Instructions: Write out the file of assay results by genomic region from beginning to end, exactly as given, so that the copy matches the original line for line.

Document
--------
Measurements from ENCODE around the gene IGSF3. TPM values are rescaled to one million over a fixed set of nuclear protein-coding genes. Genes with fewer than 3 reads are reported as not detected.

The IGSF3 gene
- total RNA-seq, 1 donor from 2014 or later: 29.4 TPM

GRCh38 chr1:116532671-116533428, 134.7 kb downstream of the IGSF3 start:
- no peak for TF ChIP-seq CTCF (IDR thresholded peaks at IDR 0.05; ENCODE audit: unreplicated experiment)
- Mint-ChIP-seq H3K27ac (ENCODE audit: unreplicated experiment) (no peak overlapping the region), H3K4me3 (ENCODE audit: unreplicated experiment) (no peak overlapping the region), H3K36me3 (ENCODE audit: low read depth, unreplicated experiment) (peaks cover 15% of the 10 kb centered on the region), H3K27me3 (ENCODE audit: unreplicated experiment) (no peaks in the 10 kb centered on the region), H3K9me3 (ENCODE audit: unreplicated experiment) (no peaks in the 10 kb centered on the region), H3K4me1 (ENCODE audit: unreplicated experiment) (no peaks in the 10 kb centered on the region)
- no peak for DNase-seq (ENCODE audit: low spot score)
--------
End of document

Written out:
Measurements from ENCODE around the gene IGSF3. TPM values are rescaled to one million over a fixed set of nuclear protein-coding genes. Genes with fewer than 3 reads are reported as not detected.

The IGSF3 gene
- total RNA-seq, 1 donor from 2014 or later: 29.4 TPM

GRCh38 chr1:116532671-116533428, 134.7 kb downstream of the IGSF3 start:
- no peak for TF ChIP-seq CTCF (IDR thresholded peaks at IDR 0.05; ENCODE audit: unreplicated experiment)
- Mint-ChIP-seq H3K27ac (ENCODE audit: unreplicated experiment) (no peak overlapping the region), H3K4me3 (ENCODE audit: unreplicated experiment) (no peak overlapping the region), H3K36me3 (ENCODE audit: low read depth, unreplicated experiment) (peaks cover 15% of the 10 kb centered on the region), H3K27me3 (ENCODE audit: unreplicated experiment) (no peaks in the 10 kb centered on the region), H3K9me3 (ENCODE audit: unreplicated experiment) (no peaks in the 10 kb centered on the region), H3K4me1 (ENCODE audit: unreplicated experiment) (no peaks in the 10 kb centered on the region)
- no peak for DNase-seq (ENCODE audit: low spot score)